Microsoft gave the first look at its Windows 10 operating system on Tuesday, a major release that will span all hardware from PCs to phones and try to address the ills that have dogged Windows 8.
The event in San Francisco was aimed mostly at enterprise customers, and Microsoft promised an OS that will be more intuitive for the millions of workers still on Windows 7 and older OSes. Here's a rundown of some of the key points we learned Tuesday about Windows 10.
Why Windows 10?
The natural name would have been Windows 9, but Microsoft is eager to suggest a break with the past. "We're not building an incremental product," said Terry Myerson, head of Microsoft's Operating Systems Group.
Microsoft considered the name "Windows One," he said, to match products like OneNote and OneDrive and its "One Microsoft" business strategy. But he noted the name was snagged a long time ago, by a young Bill Gates.
Perhaps Microsoft didn't like the idea of being numerically one step behind Apple's OS X. (A reporter asked jokingly if subsequent versions will be named after big cats.)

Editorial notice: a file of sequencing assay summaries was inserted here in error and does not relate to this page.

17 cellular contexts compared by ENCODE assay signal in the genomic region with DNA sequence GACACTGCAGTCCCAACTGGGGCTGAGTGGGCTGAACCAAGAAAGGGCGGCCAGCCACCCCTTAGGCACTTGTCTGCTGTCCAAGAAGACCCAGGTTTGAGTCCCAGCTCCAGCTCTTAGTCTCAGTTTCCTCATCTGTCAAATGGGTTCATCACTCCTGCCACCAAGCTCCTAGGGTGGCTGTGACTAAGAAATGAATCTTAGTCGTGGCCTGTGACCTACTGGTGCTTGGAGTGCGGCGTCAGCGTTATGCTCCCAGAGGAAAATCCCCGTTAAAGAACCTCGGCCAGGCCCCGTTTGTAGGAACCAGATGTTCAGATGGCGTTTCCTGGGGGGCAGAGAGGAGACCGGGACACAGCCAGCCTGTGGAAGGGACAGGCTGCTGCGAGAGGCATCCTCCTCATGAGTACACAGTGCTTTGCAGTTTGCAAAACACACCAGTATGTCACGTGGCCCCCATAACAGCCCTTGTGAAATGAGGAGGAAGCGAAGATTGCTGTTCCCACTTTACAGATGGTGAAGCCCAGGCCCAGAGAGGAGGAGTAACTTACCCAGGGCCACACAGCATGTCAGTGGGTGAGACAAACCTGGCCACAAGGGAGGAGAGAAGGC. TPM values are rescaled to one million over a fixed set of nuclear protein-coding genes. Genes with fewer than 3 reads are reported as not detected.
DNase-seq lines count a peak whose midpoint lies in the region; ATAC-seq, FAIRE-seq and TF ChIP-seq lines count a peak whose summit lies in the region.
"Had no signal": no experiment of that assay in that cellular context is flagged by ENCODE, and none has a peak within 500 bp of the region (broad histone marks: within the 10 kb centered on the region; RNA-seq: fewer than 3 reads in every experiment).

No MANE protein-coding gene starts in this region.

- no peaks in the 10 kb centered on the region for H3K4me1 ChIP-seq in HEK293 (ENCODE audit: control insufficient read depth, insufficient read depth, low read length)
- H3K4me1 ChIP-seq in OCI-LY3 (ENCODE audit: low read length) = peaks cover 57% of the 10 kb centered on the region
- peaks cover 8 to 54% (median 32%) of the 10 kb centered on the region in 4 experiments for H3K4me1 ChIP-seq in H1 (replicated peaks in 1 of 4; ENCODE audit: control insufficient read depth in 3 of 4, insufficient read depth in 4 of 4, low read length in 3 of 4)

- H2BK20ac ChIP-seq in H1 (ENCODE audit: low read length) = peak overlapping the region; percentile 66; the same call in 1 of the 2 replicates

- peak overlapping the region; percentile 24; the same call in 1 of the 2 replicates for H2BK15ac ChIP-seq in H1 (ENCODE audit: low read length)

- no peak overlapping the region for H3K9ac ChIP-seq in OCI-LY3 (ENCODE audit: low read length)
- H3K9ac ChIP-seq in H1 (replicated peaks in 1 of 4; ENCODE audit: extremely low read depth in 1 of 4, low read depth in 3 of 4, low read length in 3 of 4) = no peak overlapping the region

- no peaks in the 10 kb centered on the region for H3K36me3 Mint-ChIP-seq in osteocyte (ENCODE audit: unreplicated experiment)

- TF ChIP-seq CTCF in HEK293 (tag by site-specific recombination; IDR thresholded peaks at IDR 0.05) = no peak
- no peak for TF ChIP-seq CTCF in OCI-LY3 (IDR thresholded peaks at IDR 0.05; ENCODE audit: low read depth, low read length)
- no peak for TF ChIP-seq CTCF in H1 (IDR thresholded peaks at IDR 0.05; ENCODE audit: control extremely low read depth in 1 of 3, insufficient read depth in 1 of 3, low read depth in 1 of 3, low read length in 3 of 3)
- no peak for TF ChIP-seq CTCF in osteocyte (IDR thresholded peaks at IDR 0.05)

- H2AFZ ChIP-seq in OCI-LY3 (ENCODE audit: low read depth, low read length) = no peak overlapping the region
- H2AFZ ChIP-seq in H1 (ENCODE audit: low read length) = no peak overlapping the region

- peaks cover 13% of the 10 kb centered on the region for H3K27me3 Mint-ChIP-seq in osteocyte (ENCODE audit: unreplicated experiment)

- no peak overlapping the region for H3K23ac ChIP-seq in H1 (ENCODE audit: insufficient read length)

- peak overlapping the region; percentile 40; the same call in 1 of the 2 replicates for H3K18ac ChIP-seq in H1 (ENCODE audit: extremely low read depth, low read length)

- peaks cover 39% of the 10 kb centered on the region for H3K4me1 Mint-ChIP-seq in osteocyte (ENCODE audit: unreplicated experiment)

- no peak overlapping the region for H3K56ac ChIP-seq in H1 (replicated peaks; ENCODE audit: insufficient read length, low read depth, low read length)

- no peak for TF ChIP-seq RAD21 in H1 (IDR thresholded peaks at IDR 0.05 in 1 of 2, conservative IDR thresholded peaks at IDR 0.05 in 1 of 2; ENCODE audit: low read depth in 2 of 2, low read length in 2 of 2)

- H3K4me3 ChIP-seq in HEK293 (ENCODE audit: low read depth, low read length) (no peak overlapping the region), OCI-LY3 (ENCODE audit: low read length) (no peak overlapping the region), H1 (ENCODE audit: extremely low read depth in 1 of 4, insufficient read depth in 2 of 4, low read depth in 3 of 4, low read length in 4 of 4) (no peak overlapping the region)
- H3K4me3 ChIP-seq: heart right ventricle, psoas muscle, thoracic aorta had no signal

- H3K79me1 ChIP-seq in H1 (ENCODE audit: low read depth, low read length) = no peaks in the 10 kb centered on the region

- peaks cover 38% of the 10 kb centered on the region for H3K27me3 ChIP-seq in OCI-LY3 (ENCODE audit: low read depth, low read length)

Whatever the reason, Windows 10 it will be.
"When you see the product in its fullness, I think you'll agree it's an appropriate name for the breadth of the product family that's coming," Myerson said.
What car does it resemble?
Yup, Microsoft came up with a car analogy. It wants you to think of Windows 10 as a Tesla.
"Yesterday, they were driving a first-gen Prius, and when they got Windows 10 they didn't have to learn to drive something new, but it was as if we got them a Tesla," Myerson said.
What devices will it run on?
All of them. Microsoft demonstrated only the desktop version Tuesday, but Windows 10 will be for tablets, smartphones and embedded products, too.
"It will run on the broadest types of devices ever, from the smallest 'Internet of things' device to enterprise data centers worldwide," Myerson said. "Some of these devices have 4-inch screens, and some will have 80-inch screens. And some don't have any screen at all."
Is there a start menu?
There is, and it tries to combine the familiarity of Windows 7 with the modern interface of Windows 8. That means the menu is split: On the left, apps are displayed in the familiar Windows 7 style, while on the right are more colorful "live tiles" that open the modern, Windows 8-style apps. The start menu is customizable, so you can resize the tiles and move them around, and make the start menu tall and thin or long and flat.
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